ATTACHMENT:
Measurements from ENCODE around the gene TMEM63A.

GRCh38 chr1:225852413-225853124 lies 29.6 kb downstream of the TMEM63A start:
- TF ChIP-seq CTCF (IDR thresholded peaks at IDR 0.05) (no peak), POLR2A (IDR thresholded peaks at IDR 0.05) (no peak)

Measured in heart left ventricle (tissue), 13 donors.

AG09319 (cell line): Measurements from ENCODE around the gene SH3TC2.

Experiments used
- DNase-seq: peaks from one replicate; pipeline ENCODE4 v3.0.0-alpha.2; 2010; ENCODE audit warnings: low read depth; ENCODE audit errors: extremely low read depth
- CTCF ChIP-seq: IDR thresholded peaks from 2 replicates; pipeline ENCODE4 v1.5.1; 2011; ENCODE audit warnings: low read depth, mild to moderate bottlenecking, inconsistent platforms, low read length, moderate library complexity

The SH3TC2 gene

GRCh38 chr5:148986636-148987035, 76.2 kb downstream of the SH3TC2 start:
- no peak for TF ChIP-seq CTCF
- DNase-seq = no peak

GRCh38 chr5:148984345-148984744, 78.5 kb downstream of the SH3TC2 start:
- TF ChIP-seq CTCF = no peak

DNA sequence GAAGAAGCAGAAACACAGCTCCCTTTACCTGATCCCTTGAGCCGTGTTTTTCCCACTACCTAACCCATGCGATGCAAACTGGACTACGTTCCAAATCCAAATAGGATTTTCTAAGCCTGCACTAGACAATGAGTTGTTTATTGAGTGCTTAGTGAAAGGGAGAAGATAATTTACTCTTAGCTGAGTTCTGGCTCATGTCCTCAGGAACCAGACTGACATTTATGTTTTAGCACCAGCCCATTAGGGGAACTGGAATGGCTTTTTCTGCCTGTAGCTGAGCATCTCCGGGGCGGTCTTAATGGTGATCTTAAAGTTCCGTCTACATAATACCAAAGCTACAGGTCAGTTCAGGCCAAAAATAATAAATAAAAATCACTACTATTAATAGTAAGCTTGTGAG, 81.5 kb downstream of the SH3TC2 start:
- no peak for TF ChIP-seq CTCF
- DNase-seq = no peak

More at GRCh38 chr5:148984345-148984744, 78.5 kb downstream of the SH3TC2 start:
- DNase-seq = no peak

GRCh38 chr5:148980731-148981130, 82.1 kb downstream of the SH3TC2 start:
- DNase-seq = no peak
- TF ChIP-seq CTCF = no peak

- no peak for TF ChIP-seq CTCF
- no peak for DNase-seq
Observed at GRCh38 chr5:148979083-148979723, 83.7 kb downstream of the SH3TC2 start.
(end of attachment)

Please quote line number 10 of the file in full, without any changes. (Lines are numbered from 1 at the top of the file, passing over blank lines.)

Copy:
GRCh38 chr5:148986636-148987035, 76.2 kb downstream of the SH3TC2 start: